call drawwilly
	ld b,24
	ld c,15
	call drawwilly

	ld hl, minerwilly	; load the willy sprite data
	call calcoords		; using coords in b and c, put target memory address in de
	call drawblock		; draw first block
	call incy		; shift destination address in de to next line vertically
	call drawblock		; draw second block

	ld a,c 			; copy y-coord to accumulator
	and %00011000		; Wipes out all but the bits relating to band
	or %01000000		; adds the 010 prefix
	ld d,a			; copy to MSB of destination
	ld a,c			; re-copy y-coord to accumulator
	and %00000111		; Wipes out all but the bits relating to row within band
	rra			; rotate right 4 times: 0000 00YY (Y)
	rra			; Y000 000Y (Y)
	rra			; YY00 0000 (Y)
	rra			; YYY0 0000 (0)
	add a,b			; simply add x-coord
	ld e,a			; copy accumulator to LSB of destination
	ld a,e			; copy LSB into accumulator
	cp %11100000		; compare with value of last-line-of-band y coords
	jp nc, nextband		; if equal to or larger, we need a new band calculating
	add a,$20		; otherwise, just add 32 for the next row
	ld e,a			; copy the updated LSB back into the destination
	ld a,d			; get the MSB of the destination
	and %01011000		; Resets Y pixel offset.
	ld d,a			; copy back into destination MSB	 

	and %00011111		; Blanks out y coords of LSB
	ld e,a			; copy back to destination LSB
	ld a,d			; get destination MSB
	add a,$08		; increment band bit - this will push us into attribute space if we're already in the last band
	and %01011000		; 0101 1000 - ensures 010 prefix is maintained, wiping out any carry. Also wipes Y pixel offset.
	ld d,a			; copy back into destination MSB	

	ld b, 8			; line counter - 8 lines in block
	jp lineloop

	inc d			; advance to next line in block - moved this to ensure it's not run on first loop
	ld a, (hl)		; load the line of sprite data into accumulator
	ld (de),a		; copy this into the current target memory location
	inc hl			; increment sprite pointer - we want to do this even if we've finished drawing this block
	djnz nextline		; decrements b and jumps to nextline if not zero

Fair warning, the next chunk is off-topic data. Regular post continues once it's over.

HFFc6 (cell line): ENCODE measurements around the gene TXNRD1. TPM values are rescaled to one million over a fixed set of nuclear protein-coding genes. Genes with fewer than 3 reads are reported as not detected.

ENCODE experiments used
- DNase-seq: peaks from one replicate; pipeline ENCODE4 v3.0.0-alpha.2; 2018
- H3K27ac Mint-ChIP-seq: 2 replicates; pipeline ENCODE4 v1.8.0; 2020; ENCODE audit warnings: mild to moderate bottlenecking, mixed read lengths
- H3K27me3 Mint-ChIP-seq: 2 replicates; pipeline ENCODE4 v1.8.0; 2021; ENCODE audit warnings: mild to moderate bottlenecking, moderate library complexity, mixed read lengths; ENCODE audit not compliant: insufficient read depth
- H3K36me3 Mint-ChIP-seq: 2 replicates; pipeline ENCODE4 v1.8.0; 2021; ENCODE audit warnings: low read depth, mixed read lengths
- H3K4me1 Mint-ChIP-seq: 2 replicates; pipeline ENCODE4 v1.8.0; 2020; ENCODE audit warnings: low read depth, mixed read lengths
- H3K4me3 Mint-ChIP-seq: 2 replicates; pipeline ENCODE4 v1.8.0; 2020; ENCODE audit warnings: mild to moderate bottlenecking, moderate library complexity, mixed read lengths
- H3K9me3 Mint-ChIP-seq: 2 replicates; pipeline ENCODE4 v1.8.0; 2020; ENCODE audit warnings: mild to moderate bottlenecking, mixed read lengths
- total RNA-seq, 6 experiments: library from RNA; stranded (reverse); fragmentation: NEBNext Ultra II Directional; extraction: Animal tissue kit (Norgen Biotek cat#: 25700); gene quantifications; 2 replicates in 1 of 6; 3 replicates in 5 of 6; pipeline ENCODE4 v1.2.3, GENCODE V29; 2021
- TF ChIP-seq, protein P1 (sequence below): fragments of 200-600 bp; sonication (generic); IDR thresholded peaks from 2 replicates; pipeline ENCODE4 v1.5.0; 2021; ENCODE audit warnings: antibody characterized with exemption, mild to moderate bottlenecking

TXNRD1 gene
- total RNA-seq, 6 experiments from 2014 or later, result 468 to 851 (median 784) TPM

; Data
	DEFB	$06,$3E,$7C,$34,$3E,$3C,$18,$3C
	DEFB	$7E,$7E,$F7,$FB,$3C,$76,$6E,$77

	savesna "willcoordinated.sna", main


  • Discovered I can use % prefixed binary numbers, which is useful for bit-twiddling
  • djnz is a neat instruction that decrements B, then jumps to a label if it's not zero. Under the bonnet this is a relative jump, which is limited to +/-128 bytes, but that seems like acres here, and it's a whisper faster than separate dec and jp nz commands.
  • Nicked a bit from one of Jonathan Cauldwell's samples to set the border to black - this made is easier to confirm my willies were drawing correctly.
  • Annoyingly, there are only three bands, not four (not a power of two!), so there's no easy bitmask solution to stop the nextband routine potentially shifting sprite data into attribute space (I haven't crunched the figures yet, but I'm guessing the entirety of attribute space sits the memory that would be used by that fourth band, if it existed). I could add some extra logic here to defend against that, but I think a caveat emptor approach will suffice.

And here's the not-very-thrilling output. Both of these willies are straddling screen bands, the one on the left straddling the first and second band, and the one on the right straddling the second and third.




Next time - colour, finally.

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In other news, I've been reading ZX Spectrum Machine Language for the Absolute Beginner, and I think it's a pretty damn good book. The registers-as-hands-and-feet metaphor seemed a bit contrived at first, but makes for nice explanations about some of the Z80's behaviour (I liked the concept of A/HL as "preferred hands", like my right hand). It also does a good job of communicating a lot of Z80 conventions and neat tricks (like using XOR A as a quick way of setting the accumulator to 0). There's some skippable stuff about interfacing with BASIC and hand-coding the machine code, but other than that it's pretty tightly written.


Recommended, thus far - check out the link in my first post.


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Busy week, but will hopefully get some more time on this soon.


Got this in the post today - it's pristine, spine never cracked! Smells weird though, what I'm guessing was once New Textbook Smell, but is now 35 years old.




As mentioned briefly in my first post, The Oliver Twins confirmed to me via Twitter that they named Wizard Zaks after the author of this book, such was its bible status back in the day.


Also spent some of the evening watching this while doing the dishes:



Uncle Clive doesn't seem to be the loveable character I'd imagined as a child. Compelling stuff though, with a great soundtrack.